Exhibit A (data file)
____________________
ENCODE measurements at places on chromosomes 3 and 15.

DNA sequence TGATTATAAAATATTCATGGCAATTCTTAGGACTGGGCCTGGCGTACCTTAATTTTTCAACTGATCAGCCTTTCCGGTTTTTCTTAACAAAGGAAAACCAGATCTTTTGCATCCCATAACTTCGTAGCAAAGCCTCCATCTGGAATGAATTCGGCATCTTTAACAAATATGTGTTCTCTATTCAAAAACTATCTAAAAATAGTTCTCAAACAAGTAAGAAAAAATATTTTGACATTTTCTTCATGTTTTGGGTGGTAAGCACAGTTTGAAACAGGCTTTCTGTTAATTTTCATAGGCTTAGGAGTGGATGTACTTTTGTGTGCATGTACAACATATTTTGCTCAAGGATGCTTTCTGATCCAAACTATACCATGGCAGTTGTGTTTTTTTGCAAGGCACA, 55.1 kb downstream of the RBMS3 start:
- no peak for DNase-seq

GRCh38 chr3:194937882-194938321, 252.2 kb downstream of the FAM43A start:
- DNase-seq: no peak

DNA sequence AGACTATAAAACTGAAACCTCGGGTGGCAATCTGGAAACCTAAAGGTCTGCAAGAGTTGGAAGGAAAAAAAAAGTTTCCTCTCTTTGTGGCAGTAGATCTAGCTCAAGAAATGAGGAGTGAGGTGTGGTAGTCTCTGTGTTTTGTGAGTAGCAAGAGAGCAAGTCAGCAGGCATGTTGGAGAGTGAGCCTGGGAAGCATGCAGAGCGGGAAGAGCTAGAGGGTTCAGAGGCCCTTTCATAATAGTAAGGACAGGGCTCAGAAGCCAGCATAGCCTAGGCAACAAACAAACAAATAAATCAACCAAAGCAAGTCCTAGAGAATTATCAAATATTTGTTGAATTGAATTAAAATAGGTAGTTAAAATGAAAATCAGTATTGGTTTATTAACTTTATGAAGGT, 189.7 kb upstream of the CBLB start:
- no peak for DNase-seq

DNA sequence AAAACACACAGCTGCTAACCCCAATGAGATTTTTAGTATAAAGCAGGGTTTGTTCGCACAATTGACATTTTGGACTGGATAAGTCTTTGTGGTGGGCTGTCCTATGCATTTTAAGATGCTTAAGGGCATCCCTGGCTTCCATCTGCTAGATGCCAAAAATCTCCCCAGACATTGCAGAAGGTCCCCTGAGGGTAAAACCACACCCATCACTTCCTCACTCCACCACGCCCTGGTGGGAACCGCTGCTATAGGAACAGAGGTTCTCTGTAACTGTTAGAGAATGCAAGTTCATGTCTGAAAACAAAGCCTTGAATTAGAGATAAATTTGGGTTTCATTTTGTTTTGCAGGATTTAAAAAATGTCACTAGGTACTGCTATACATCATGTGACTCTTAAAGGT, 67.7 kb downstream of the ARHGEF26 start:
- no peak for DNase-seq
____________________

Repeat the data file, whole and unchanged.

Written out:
ENCODE measurements at places on chromosomes 3 and 15.

DNA sequence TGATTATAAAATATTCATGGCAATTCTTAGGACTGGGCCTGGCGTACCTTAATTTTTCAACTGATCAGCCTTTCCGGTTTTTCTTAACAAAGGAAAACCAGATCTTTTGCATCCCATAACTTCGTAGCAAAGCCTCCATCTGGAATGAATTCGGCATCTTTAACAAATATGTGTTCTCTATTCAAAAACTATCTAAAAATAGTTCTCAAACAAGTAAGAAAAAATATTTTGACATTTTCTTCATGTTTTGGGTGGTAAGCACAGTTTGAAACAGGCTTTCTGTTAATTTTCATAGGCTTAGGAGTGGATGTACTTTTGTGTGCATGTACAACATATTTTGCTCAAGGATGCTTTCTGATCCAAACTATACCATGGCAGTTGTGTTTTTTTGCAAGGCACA, 55.1 kb downstream of the RBMS3 start:
- no peak for DNase-seq

GRCh38 chr3:194937882-194938321, 252.2 kb downstream of the FAM43A start:
- DNase-seq: no peak

DNA sequence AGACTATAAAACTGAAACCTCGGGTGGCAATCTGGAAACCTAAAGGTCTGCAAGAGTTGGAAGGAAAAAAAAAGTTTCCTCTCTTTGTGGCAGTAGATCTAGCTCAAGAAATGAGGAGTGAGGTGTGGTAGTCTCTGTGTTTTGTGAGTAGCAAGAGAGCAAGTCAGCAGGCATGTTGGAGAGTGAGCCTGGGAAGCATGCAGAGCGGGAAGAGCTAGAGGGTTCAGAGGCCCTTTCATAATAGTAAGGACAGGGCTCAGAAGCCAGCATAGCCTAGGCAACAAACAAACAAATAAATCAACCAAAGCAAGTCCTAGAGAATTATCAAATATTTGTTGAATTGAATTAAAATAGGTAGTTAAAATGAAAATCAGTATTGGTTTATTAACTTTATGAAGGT, 189.7 kb upstream of the CBLB start:
- no peak for DNase-seq

DNA sequence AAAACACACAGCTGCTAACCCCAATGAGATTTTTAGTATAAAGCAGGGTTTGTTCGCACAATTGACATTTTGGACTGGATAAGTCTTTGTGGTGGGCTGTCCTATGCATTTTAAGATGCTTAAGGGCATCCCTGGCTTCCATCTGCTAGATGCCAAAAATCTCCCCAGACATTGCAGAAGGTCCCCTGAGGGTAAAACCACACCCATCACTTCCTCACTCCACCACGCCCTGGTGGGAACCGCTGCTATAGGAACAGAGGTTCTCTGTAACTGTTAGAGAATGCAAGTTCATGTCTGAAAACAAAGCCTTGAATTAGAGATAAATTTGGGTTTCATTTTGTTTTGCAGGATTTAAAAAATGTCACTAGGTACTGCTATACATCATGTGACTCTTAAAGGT, 67.7 kb downstream of the ARHGEF26 start:
- no peak for DNase-seq